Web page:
Top 100 Artists of All Time 80 – 71
The Top 100 Artists of All Time, Artists 80-79. For further information as to how the list was created, please click here.
80. Stan Kenton
Many have made the mistake of purchasing one of Kenton’s CDs entitled “Balboa Bash”. Don’t let the title fool you, there is nothing on there that you want to bal to. However, if you are looking for a delightful vocal featuring June Kristy on vocals (and the whole band!), check out “Tampico”.
79. Larry Clinton
Horn player Larry Clinton made most of his money, outside of recordings, from college proms and hotel ballrooms. But don’t let that fool you, Clinton recorded some of great swingin tracks: Zig Zag, Dipsy Doodle, and a rather tame, albeit interesting, version of Sugarfoot Stomp.
British dance bands of the 1920s and 1930s formed in dance halls and hotel ballrooms creating a unique style of swing jazz — a unique blend of popular American jazz and a ‘peculiar British sense of rhythm and style’. Ambrose and His Orchestra was one of those bands who I had stumbled on one day at my favorite record shop in Pasadena, CA (Canterbury Records). If you run across Ambrose, check out Cotton Pickers Congregation, Streamline Strut and Hide and Seek.
77. Don Ewell
The amount of amazing artists and music continues to astonish me. It was until a few months ago that I found Don Ewell, jazz pianist, and his upbeat and swingin version of Blues My Naughty Sweetie Gives To Me. Man that song is sweet!
76. Mary Lou Williams
Jazz pianist and composer, Mary Lou Williams wrote hundreds of compositions and arrangements, and event wrote some for the likes of Duke Ellington and Benny Goodman. Williams found work with Andy Kirk, and wrote for his Twelve Clouds of Joy, such great songs as “Walking and Swingin” and Little Joe From Chicago.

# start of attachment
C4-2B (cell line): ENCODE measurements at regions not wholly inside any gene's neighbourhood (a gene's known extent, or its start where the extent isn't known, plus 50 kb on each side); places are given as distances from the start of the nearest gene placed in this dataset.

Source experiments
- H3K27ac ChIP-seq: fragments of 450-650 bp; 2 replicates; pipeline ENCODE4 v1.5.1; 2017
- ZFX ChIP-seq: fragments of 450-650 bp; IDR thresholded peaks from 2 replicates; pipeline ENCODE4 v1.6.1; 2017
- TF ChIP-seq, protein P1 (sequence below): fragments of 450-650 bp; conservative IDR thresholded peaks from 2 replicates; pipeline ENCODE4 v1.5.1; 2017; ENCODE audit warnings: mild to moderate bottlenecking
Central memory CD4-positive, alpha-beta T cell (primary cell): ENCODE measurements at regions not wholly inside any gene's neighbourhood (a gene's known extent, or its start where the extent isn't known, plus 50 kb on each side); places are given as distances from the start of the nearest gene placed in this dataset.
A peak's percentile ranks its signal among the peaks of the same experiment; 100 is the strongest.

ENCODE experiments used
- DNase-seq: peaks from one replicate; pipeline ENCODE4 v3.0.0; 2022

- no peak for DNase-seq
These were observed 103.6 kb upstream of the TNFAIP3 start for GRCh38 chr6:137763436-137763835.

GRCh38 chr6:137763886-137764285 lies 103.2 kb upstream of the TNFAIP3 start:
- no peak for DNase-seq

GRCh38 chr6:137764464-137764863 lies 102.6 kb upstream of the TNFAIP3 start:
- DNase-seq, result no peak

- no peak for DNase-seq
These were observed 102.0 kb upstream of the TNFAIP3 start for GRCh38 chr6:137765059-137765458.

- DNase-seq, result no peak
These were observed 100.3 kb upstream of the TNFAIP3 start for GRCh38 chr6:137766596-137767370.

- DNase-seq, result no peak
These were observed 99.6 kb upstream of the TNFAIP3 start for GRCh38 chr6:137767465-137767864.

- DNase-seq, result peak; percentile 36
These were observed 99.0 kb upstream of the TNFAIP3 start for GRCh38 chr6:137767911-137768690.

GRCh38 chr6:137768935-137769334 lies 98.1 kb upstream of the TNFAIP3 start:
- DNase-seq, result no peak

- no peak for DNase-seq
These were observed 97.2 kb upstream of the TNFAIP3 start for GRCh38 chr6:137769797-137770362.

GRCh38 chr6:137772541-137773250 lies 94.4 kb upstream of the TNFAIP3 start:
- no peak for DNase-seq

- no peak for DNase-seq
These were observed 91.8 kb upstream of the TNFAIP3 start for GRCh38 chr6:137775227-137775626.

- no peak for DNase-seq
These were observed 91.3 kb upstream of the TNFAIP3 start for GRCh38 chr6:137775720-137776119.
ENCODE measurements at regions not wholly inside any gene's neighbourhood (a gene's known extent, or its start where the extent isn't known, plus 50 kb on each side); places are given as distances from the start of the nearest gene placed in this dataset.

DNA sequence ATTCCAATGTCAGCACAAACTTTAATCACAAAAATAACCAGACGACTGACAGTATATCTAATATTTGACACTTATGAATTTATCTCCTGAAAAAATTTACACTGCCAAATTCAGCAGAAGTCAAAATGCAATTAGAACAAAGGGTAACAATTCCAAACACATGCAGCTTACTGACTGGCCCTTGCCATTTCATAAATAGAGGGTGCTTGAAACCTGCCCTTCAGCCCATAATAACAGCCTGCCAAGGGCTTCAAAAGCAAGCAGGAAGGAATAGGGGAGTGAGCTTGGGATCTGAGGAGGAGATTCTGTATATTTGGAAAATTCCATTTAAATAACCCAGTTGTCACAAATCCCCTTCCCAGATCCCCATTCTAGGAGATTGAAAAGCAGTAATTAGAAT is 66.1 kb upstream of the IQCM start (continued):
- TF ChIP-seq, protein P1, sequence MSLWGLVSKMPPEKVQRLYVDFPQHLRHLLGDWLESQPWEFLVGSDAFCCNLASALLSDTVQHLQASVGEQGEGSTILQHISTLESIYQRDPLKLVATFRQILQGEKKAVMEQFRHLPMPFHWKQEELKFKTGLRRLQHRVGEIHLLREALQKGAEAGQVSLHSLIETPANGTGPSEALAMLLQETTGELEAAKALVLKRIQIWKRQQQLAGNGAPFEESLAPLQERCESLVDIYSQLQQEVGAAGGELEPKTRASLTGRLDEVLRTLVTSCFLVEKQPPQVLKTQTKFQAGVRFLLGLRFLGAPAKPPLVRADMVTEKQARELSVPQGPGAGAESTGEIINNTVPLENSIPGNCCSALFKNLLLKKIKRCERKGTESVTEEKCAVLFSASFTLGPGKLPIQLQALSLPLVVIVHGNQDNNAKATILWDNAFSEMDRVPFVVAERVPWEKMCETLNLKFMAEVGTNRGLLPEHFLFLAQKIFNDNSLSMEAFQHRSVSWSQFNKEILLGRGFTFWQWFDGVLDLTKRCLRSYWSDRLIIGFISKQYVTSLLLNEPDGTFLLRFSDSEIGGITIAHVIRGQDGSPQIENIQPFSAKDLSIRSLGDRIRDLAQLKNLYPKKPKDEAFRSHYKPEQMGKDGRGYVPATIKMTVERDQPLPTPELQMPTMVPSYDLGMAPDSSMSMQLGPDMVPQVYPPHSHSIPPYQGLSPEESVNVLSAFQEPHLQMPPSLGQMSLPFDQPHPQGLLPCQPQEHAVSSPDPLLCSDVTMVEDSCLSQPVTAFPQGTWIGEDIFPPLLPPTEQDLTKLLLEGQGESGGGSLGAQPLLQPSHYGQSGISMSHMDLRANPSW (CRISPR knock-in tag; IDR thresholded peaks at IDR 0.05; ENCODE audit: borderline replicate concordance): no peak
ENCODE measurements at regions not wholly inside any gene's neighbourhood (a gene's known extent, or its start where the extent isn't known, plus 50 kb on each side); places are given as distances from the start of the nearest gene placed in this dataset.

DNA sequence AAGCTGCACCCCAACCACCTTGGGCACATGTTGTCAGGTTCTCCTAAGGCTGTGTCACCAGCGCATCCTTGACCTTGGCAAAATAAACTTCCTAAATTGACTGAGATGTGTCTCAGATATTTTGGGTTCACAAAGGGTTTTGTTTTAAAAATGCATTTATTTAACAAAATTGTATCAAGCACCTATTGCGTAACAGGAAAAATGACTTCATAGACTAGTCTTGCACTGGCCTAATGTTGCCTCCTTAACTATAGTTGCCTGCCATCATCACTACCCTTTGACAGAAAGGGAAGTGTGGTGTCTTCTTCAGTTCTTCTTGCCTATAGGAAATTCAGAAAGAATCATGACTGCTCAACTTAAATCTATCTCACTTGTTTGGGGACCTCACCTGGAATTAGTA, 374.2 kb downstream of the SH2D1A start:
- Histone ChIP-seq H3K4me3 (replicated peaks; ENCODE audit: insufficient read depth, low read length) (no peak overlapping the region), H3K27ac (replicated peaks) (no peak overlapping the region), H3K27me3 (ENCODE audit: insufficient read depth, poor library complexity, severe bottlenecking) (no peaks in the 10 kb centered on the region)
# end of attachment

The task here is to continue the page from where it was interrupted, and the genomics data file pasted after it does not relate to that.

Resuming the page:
75. Louis Prima
Yes, Louis Prima. Once you get past the Gap commercial of 1998, and Jump Jive and Wail (the bane of every swing dancers’ existence), Prima’s collection of music is fabulous. And let us forget that Prima did write the swing epic, Sing Sing Sing. If you aren’t into the later ‘Vegas Years’, check out Louis Prima’s New Orleans Gang. At The Darktown Strutters Ball and of course the original version of Sing Sing Sing are great samples of his early band (Pre Brian Setzer annoyance).
74. James P Johnson
Arguably one of the most important pioneers of stride piano. Teaching such piano pioneers as Fats Waller and Willie The Lion Smith. My Favorite Track: Walkin’ The Dog.
73. W.C. Handy
One of the most influential American songwriters in history. Handy, a blues player and composer, is credited for creating the contemporary form of the blues. My favorite song written by Handy, St. Louis Blues. I’m not sure there is a version of St. Louis Blues I don’t like.
72. Horace Henderson
Younger brother of bandleader, Fletcher Henderson, Horace was known mostly for his arrangements for such notable artists as Benny Goodman, the Casa Loma Orchestra, and Jimmie Lunceford. Horace is credited with writing Big John’s Special, Christopher Columbus, and Hot and Anxious, which later became In The Mood (also see Tar Paper Stomp); all three songs at the core of any swing dancers collection.
71. Albert Ammons
A boogie woogie piano player from the 30’s, Ammons boogie woogie really swings. Ammons, along with Peter Johnson, are credited with launching the Boogie Woogie craze with their appearance at Carnegie hall in 1938 for the Spirituals to Swing concert.
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